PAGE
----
Typescript letter from [Hankow] to [William Alexander] Grist [at the Mission House in London]. The cable announcing H B R's election to the Mission House Secretaryship arrived a week ago. It seems fitting that he should send a few words of gratitude via Grist to the Officers for their very generous attitude. He will do his best to justify the confidence placed in him.
Grist may be surprised and feel that H B R is being a little premature when he reads of the following request, which H B R would like to have considered. The Chinese Summer, despite the oppressive heat, always brings a little leisure time and with a busy Autumn ahead, he would like to raise this matter now.
When he was informed of the possibility of this appointment three months ago, it immediately occurred to him that it would be desirable if possible, for H B R to return home via Burma, Ceylon and India. During his brief stay in Colombo [Ceylon] last January, he had some time with [Arthur Stanley] Beaty and he was very pressing that H B R should stay over for a fortnight on his way home so that he could show him around parts of the District by car. He felt that a visit by a China deputation would be good for the people and that H B R would be able to address quite a few audiences in English. As for himself, H B R would be gaining an insight into the oldest Methodist Mission in the Asia.
H B R is of course ignorant of the speed of travel in other parts of the East, but is wondering if two or three weeks in Burma, two or three weeks in Ceylon and say a month in India would not increase his experience of the Eastern work and therefore his usefulness to the Mission House. He has in fact reached the definite conclusion that such a journey should be done if at all practical.
His intention would be to follow [Clara] Hornby's example, by travelling in a private capacity as a preliminary to taking up his duties at the Mission House. He would of course do it in the cheapest way possible and as the main expense of his passage home would have to be paid anyway, the extra cost would not be so great. He supposes that the main obstacle would be the delay in reaching home to take up his appointment, which is why he is raising the matter now.
The 1934 Synod is fixed for April 16th and [James] Heady will presumably be back about then. It seems to H B R that June 30th would be about the best time for him to leave the District, which would ordinarily get him home in mid-August in time for him to take up his appointment on September 1st. If he could be spared until November 1st that would leave him ten weeks for India, Ceylon and Burma.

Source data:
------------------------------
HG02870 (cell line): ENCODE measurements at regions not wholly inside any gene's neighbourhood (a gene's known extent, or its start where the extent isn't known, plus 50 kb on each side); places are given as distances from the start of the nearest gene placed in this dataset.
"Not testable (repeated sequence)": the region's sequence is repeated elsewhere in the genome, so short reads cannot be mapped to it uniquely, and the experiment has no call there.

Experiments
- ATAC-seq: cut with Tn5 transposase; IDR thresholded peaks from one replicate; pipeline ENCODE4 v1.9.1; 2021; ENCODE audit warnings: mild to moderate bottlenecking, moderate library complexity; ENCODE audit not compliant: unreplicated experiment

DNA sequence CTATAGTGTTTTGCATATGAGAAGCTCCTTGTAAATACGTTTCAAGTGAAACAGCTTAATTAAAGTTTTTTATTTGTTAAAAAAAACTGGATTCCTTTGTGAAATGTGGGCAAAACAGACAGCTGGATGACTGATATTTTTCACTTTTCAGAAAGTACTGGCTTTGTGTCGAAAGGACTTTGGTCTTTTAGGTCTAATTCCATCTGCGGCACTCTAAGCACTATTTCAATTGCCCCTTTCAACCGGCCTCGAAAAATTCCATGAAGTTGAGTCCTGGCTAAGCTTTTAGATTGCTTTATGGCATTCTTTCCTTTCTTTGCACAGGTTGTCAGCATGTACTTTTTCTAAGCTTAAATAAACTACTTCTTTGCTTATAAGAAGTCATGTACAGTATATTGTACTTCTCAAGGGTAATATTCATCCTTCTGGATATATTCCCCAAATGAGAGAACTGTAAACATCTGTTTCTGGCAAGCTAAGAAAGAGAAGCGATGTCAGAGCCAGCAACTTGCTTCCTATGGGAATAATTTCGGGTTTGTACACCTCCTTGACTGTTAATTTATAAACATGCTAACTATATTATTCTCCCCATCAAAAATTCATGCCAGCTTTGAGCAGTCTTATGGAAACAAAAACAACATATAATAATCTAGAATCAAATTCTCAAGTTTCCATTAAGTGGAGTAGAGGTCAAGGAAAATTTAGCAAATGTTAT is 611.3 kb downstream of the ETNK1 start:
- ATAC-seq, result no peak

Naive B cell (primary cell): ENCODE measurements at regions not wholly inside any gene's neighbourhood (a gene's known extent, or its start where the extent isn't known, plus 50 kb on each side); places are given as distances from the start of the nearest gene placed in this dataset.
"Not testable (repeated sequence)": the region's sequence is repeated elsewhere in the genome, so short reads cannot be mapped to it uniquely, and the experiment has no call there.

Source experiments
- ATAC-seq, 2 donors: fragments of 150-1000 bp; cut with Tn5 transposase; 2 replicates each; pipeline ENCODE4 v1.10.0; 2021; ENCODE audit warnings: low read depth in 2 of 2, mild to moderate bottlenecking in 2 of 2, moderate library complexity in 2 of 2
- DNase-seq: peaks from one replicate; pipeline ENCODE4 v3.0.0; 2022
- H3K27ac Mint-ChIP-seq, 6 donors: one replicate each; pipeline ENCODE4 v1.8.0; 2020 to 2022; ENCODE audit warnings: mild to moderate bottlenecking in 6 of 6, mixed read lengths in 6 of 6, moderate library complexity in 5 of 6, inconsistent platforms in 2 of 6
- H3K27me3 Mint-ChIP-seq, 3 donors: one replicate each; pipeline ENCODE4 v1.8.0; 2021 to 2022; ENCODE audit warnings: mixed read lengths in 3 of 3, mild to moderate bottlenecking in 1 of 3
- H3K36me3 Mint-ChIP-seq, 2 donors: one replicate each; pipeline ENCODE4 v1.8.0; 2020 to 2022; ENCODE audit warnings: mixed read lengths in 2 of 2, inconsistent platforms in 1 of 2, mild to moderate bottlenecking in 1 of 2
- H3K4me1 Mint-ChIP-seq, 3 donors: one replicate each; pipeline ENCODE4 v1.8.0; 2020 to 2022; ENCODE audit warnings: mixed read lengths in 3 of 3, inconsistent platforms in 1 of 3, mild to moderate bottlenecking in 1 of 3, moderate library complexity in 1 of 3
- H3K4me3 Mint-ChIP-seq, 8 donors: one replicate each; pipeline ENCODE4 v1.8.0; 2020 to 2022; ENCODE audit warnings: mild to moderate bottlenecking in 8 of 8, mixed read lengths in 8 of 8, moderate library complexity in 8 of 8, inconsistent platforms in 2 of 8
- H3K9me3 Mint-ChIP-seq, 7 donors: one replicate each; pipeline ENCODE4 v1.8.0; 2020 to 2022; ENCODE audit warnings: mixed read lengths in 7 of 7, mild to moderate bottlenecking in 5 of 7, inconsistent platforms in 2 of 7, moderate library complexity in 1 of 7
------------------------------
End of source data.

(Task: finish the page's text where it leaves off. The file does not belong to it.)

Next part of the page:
As far as China is concerned, he is hoping to get to Wenchow, a place he has never visited, in connection with the Ningpo Conference and the visit of Dr [Alfred G.] Hooker. There is also Yunnan where [William Harrison] Hudspeth has been very keen that he should call.
If the Mission House were to decide that H B R might as well stay away until the end of November that would solve everything.
He will not conceal that such a trip would be a 'sheer joy'. To miss such an opportunity would mean life-long regret and would 'prove a loss to our common counsels in facing the inevitable changes with which the Churches in Asia are confronted...a very great deal can be done in the time suggested'.
He does not know how this would impact on [George Edward] Hickman Johnson. Presumably the Autumn campaigns would have been planned before he reaches home. He does not wish to delay his return home but he believes that Hickman Johnson and Emily [Rattenbury] would encourage him in this proposal.
He requests therefore that Grist raise this matter with the Officers at an early opportunity. He is sending a copy of this letter to [James] Heady and Emily [Rattenbury] as it obviously affects them also
- William Harrison Hudspeth (1887-1976) was born at Willington, Co. Durham, and was educated for the Methodist New Connexion ministry at Ranmoor College. In 1909 he travelled to China as a junior colleague of the famous missionary Samuel Pollard. He returned to Europe after several years and saw service in France during World War 1 before going up to Cambridge University to study Oriental Languages and Anthropology. After graduation he returned to China to work with the montagnard Miao people and native Chinese, acting for many years as the Secretary of the British and Foreign Bible Society. In 1939 nearly five million copies of the Bible were distributed in China, largely through his efforts. During World War 2 Hudspeth suffered internment by the Japanese. After liberation he went to Canada as the Bible Societies representative and retired to England in 1953. Source: Oliver Beckerlegge, United Methodist Ministers and their Circuits 1797-1932 (1968), The Methodist Recorder 1976, May 20th, p.14 and William Leary, Ministers and their Circuits 1969-1989.